Wednesday, September 25, 2013

Short Story: The Spice of Life… In a Small Town

[Published in Life Will Surprise You in the End (2014).]

The Spice of Life… In a Small Town
It started as an inconsequential, even trivial, comment. Ray and Jolynn Anderson were spending a little time on their porch swing. They liked to swing and talk like this several times a week – just swinging and talking about this and that – several times a day when the weather was fine and nothing needed tending. They would wave to any neighbors who walked or drove by and then they would talk about their neighbors too. Today, they were killing a little time until Jolynn’s usual appointment for a check up with Dr. Madison.
Life in small town Kansas could be demanding in the way that milking cows or taking out the trash or going to church was demanding. There were just things that you had to do regularly and do just-so. And if you didn’t, then somebody would roll their eyes and then, if you still didn’t get on the ball, you started hearing about it. Ray hated it when Miss Bessie, the cow, Mrs. Anderson, his wife, or Pieter Wojicke, the Pastor, rolled their eyes.
Life could also be demanding in the way that a tornado or a wedding or
a new tractor was demanding. These unexpected events produced a sudden change in routine. You could almost look forward to a small tornado – if it didn’t knock down your barn. Ray reflected that it was good that a man could count on his wife and his buddies and his dog and his pastor to be predictable. God and his weather and his foxes, or even a bad rash, added a little spice, but were just something you hoped wouldn’t cause too much trouble.
Now, I don’t mean that Ray didn’t have any ambition. Ray, like all his buddies who met for coffee most mornings down at Mae’s Cafe and Hardware, were honest, hardworking men who took their responsibilities seriously. When the situation called for it, they would spend every waking hour getting the seed planted before it rained or just keeping things in good repair. If God or the foxes were going to cause mischief, it wouldn’t be because these responsible men had failed to patch the barn roof or mend the chicken fence.
Oh yes. I was going to tell you about the thing that started with Ray and Jolynn on their porch swing. As they chatted, Elliot Williamson and Anna Kincaid rode by on their bicycles on their way to somewhere-or-other. Ray observed that they were probably up to no good. Jolynn chided him that they were just kids and that she happened to remember several times, when Ray was younger, that he had definitely been up to no good. With a wink, she dug her elbow into a rib. With a wince, he draped his arm across her shoulder.
About that same time, Wanda Tillotsen walked by on her way to the post office with her son. Wanda had her little Bobby on a dog leash, fastened to what looked like a 5-point harness around his torso. Like your typical small dog, Bobby was running in circles that threatened to hobble his mother. “That kid’s gonna be good at calf roping,” observed Ray. Jolynn countered, “Yeah, but Wanda’s keeping him out of the street.” She could see Ray frowning like when he was trying to start up his favorite old 1944 Farmall H tractor. Eventually, Ray added, “Lets be sure to never get one of those little terrier dogs.”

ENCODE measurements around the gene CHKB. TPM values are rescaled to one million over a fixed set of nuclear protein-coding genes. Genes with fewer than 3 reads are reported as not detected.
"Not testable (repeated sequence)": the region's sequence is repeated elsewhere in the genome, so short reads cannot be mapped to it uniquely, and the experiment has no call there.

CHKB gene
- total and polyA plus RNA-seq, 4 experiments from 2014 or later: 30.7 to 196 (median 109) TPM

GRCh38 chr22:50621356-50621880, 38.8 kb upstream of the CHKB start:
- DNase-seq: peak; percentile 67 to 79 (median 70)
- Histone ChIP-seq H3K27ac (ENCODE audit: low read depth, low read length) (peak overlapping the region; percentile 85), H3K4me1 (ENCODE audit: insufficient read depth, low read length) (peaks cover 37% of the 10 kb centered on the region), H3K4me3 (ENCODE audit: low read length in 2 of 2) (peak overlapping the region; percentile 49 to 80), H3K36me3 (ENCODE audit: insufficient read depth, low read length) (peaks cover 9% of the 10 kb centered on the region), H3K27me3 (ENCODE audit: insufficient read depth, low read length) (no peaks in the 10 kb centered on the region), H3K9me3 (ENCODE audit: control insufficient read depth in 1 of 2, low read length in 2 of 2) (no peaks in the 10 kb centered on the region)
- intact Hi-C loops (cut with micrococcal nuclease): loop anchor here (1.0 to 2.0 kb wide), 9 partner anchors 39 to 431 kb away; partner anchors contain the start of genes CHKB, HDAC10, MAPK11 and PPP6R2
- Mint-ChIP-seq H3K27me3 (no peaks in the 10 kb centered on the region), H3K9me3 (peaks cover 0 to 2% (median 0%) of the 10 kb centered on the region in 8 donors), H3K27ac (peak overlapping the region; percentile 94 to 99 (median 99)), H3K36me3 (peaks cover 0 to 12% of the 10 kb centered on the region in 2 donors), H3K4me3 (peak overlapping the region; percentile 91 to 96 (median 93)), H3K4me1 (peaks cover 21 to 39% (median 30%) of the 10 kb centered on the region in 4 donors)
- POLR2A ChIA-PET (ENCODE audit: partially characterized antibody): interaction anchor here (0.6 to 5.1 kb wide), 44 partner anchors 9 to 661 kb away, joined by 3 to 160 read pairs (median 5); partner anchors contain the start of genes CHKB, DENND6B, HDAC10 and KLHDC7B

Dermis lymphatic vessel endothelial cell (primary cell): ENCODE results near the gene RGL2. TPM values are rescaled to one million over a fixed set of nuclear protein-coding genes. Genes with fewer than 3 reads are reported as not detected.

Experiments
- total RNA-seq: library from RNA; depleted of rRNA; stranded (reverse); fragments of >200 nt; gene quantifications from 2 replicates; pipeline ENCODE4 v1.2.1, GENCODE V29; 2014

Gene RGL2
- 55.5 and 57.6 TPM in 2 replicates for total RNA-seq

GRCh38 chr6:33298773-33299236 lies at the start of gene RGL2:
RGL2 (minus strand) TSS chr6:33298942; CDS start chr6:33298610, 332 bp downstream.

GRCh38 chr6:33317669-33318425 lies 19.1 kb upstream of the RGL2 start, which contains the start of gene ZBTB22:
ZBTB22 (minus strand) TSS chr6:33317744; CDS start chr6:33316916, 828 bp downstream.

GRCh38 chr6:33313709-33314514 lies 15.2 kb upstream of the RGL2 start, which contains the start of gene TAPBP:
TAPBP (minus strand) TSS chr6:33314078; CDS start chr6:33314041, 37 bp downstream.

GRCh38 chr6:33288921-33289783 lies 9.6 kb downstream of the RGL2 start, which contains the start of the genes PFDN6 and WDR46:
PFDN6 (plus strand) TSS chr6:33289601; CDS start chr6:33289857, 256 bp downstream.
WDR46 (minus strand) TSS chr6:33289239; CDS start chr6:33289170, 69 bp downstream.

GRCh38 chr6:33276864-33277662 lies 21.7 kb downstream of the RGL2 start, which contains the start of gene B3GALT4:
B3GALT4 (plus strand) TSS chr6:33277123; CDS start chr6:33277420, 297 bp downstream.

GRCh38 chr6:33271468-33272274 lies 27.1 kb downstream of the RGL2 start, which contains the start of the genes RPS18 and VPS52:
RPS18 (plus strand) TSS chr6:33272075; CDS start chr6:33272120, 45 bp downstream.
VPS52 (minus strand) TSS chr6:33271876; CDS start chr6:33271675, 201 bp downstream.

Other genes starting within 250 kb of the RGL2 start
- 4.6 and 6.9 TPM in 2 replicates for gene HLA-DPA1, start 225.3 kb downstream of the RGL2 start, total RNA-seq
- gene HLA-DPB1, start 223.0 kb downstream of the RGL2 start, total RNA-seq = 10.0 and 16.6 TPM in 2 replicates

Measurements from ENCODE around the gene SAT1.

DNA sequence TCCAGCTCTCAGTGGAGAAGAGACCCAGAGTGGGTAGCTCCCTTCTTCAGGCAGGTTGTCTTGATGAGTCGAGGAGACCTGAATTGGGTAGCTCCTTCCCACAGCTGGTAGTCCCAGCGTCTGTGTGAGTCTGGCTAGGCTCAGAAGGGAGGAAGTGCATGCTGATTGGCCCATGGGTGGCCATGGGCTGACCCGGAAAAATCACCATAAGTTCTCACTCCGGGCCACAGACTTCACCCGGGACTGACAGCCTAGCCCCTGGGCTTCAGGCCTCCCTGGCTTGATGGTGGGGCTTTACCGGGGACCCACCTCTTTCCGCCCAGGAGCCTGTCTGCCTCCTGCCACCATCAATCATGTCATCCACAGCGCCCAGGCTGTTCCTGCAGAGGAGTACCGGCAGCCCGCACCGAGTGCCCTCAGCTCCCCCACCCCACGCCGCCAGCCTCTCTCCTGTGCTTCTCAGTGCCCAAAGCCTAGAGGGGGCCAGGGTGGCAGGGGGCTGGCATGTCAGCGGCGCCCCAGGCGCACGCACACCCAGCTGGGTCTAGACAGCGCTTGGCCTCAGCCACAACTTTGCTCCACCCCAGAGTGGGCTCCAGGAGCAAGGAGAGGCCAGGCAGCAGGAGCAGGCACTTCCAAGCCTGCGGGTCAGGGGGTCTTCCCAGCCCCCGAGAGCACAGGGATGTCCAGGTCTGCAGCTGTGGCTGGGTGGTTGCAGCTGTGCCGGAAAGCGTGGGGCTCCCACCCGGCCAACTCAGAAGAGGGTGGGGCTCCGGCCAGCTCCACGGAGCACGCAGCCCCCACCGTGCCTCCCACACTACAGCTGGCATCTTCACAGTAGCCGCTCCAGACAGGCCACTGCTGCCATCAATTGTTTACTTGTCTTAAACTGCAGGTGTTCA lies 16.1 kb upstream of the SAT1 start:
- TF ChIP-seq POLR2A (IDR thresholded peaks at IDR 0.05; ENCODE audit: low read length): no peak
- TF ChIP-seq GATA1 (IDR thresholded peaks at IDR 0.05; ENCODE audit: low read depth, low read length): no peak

Jolynn thought back to to when their children had been young — back before they moved away to the city — back to when their house had been full of children and dogs and movement and noise and urgency. She thought back to when she and Ray had still occasionally got up to no good.
Jolynn remembered when she had eventually tried to fire up Ray’s ignition with one brand of perfume after another. He usually didn’t notice at all. One time, he sniffed the air and asked if somebody had been using bug spray. She finally gave up when, one evening, she had evidently scratched an itch on her head while making peanut butter sandwiches for the kids’ next-day school lunches. That night, Ray had surprised her with a hug and murmured in her ear, “Mmm, you smell good.” Jolynn had rolled her eyes and then rolled over.
It didn’t help her attitude that, in fact, Ray didn’t smell particularly yummy. He wasn’t rancid like some other husbands in town, but he had that plain manly scent to him. She didn’t wish that he smelled of orchids or lilacs. She didn’t wish that he smelled of cinnamon, or ginger, or vanilla. But, a splash of Old Spice would have been nice. Maybe something to cover the lingering scent of bearing grease and chicken shit from his boots in the corner.
Yes, their lives could use a little spicing up. Ray was not a spicy kind of guy. He didn’t tease her with suggestive double entente in their conversation, furtive pats on the rump in Church or even opportunistic gropes in the barn. He liked his meat salted but not peppered. He even liked his pumpkin pie as plain as she could stand to make it. Jolynn always put in a quarter-teaspoon each of cinnamon and nutmeg, insisting that you simply had to have a little spice in your life.
They had both been quiet for a bit, absorbed in private thoughts when Ray suddenly spoke. “You ever notice all the local kids look alike?” Two little creases appeared at the top of Jolynn’s nose. Ray didn’t notice and plunged on, “You’d think there was something funny going on. Bobby and Elliot could be brothers. That Anna Kincaid is the spitting image of our girl at that age. It’s hard picking kids out of their school group pictures.”
Jolynn allowed as how, being in a mostly-Scandinavian community, that wouldn’t be much of a surprise. Ray allowed as how she had a point. “Well,” Ray said, “I guess you’d better be getting to your appointment.” He also reminded Jolynn to be sure and not forget the spice cake that she had made for Dr. Madison. Jolynn blushed.